Vinnie Kelly, her son's biological father, just out of jail, sets out to destroy Oona and all she holds dear. Haunted by her past, she has to fight for her future and the safety of her son, Sean. But Vinnie has revenge on his mind
The sun had just come out, and McNally cursed the task ahead of him. The child’s death had touched him deeply. At the station, he had seen tears in grown men’s eyes. This was, by far, the hardest thing he had ever had to do.
He parked the car outside the house with the shiny green door and well-maintained garden, and walked slowly up the path. He hesitated. From inside he heard laughter and music, and it pained him to be the bearer of such shocking news. A lump formed in his throat. He removed his hat and held it in front of him, before knocking on the door.
Oona stared at the uniformed man on her doorstep. ‘That . . . that’s me.’ She clutched the door. ‘Has . . . has something happened?’
‘I’m Sergeant McNally. There’s been an accident. May I come in?’
Connie joined her in the hall, the smile slipping from her face.
‘Are you a relative?’ he asked.
‘We’re sisters. What is it?’
He thought Oona was going to faint but her sister’s hand guided her towards the living room. A moment later, the two women sat on the sofa clutching hands.
‘May I sit down?’
Oona nodded. She was trembling. McNally could see a glimmer of hope in her big brown eyes.
‘I’m afraid your husband’s been in a serious accident, Mrs.. Quinn.’ He saw all her fears encapsulated in that one terrible moment as he delivered the news.
‘Please, tell me he’s not dead.’
He swallowed, barely able to answer, and then he nodded.
‘No. No. Please don’t tell me that. Dear God! Eamon can’t be dead. You’ve made some mistake. Are . . . are you . . . sure it’s my husband?’
‘We found his driving licence.’ He gripped his hat. How could he tell her about the little girl?
‘My little girl! What about Jacqueline?’ she cried out. ‘Where is she? She’ll be frightened. I must go to her.’
‘I’m afraid there was nothing we could do, Mrs.. Quinn. It all happened so fast.’
‘God! No! Not my little girl! Not Jacqueline!’ She was shaking hysterically.
‘Connie! Tell him; tell the Sergeant he’s got it wrong. Please, Connie.’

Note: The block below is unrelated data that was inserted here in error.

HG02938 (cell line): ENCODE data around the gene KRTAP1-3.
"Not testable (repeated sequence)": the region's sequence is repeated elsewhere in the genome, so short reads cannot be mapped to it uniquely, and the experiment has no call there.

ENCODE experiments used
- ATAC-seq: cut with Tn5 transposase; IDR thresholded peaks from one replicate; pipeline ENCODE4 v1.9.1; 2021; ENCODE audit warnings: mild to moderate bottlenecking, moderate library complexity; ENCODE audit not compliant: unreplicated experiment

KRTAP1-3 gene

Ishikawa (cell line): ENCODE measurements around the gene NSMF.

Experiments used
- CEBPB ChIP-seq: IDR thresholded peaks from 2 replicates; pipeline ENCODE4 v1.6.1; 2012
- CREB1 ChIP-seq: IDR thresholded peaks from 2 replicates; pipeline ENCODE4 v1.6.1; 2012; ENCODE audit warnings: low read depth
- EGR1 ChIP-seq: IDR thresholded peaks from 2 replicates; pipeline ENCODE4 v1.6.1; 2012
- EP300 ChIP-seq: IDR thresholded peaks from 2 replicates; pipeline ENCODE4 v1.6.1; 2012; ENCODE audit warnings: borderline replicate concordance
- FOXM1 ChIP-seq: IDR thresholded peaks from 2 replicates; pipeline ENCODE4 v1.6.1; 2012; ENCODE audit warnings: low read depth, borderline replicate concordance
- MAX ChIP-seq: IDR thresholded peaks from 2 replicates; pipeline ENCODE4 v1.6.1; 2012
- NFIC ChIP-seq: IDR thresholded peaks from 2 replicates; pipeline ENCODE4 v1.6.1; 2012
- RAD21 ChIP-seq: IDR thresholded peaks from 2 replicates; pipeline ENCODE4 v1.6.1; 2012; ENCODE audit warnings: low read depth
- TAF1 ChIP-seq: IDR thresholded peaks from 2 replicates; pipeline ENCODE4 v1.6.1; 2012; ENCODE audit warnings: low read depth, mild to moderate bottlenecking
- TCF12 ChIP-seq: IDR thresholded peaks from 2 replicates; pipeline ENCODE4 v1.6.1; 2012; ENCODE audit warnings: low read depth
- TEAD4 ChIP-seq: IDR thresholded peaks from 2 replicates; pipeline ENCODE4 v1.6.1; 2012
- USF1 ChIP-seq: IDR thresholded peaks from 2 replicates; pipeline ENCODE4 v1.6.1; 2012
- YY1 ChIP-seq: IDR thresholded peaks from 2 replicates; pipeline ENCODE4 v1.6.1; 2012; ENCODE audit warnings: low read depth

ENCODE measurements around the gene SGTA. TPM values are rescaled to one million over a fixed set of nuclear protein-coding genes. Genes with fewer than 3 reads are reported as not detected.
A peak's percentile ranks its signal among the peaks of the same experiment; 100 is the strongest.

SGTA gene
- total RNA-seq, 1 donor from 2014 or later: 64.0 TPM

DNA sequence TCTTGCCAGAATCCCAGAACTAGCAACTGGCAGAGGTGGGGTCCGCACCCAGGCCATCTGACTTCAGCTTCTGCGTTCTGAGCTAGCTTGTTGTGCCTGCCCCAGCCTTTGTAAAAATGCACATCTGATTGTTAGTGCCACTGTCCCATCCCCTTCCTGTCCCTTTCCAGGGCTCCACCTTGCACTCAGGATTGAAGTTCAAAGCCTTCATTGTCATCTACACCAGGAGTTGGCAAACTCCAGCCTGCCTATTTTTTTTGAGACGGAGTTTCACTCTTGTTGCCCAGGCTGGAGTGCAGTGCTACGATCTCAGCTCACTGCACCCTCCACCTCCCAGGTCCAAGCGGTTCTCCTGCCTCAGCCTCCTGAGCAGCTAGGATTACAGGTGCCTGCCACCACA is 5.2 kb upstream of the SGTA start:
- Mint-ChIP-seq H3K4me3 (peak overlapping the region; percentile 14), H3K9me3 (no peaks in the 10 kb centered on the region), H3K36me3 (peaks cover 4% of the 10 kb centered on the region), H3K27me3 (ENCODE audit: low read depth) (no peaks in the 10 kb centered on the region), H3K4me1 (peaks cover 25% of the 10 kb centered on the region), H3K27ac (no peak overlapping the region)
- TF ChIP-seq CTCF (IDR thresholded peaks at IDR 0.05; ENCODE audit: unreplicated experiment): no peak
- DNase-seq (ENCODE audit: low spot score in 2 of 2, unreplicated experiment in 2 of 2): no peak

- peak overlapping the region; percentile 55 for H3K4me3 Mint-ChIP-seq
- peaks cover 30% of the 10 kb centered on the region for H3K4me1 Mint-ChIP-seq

‘They’re not, not both of them,’ Connie pleaded, her face distraught.
‘Everything that could possibly be done was done at the scene. A drunk driver coming off the boat caused the crash. He’s dead, too. I’m afraid I was a witness. I’ve spoken to a number of other eye witnesses who saw the white van veering erratically before hitting your husband’s car.’ He swallowed again.
‘There was nothing your husband could have done, Mrs. Quinn. I’m so sorry. If it’s any consolation at all, they were both killed instantly.’
‘God Almighty! No! No!’ Oona rocked back and forth. Her breath was coming in huge spasmodic lurches as if her chest was about to explode. He had seen people grieving before, but to lose a child . . . He wished this was all a dream and that he hadn’t been a witness. He sat with his head bowed, turning his hat round and round in his hands.
Oona stood up, shaking uncontrollably. Before he could do anything, she collapsed onto the floor.
McNally rushed towards her. ‘If you have any brandy in the house, bring it,’ he told Connie.
When she came back, Oona was sitting up, supported by the Sergeant. Connie handed him the tumbler.
‘Try and sip this.’ He held the gold liquid to Oona’s lips. ‘You’ve had a terrible shock.’
She took a small amount and wrinkled her nose. It made her cough. She struggled to stand up. ‘I, I should . . . I should be with them. We must hurry.’
Connie’s face was full of concern. ‘We’re going now, Oona,’ Connie said, scribbling a note for their parents and sealing it in an envelope. The note simply said:
Mam and Dad,
There has been an accident. We’ve gone to the City Hospital. Please hurry, Dad! Don’t bring Sean.
McNally shook his head. ‘I’m so sorry, Mrs. Quinn. So sorry.’ He helped her into her coat. He could see she was in shock and his heart went out to her. How could anyone come to terms with such a loss? Tears streaming down her face, Connie placed a supportive arm around her distraught sister’s shoulders.
‘I should never have let Jacqueline go, Connie. How can life be so cruel? Eamon! Jacqueline!’ she wailed. ‘Oh, Jacqueline, my baby!’
McNally, his face grave, led both women to the car and drove off towards the city.
* * * * *About Cathy Mansell:
Cathy is an experienced writer of romantic fiction. Her early work was competition short stories and articles published in national magazines. She was Editor in Chief of the Leicestershire Anthology, ‘Taking Off’, a book promoted and supported by Arts Council UK.
In recent times, Cathy has turned to writing full-length novels that are set in Ireland/England. She was a recent contestant on the TV show Food Glorious Food to be broadcast on 27th February 2013.
Her affiliations include: Leicester Writers’ Club, Just Write workshop, Life President of Lutterworth Writers’ Group, Member NAWG, Member Romantic Novelist Association and past president of Riverside Speakers club.
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Shadow Across the Liffey / Available from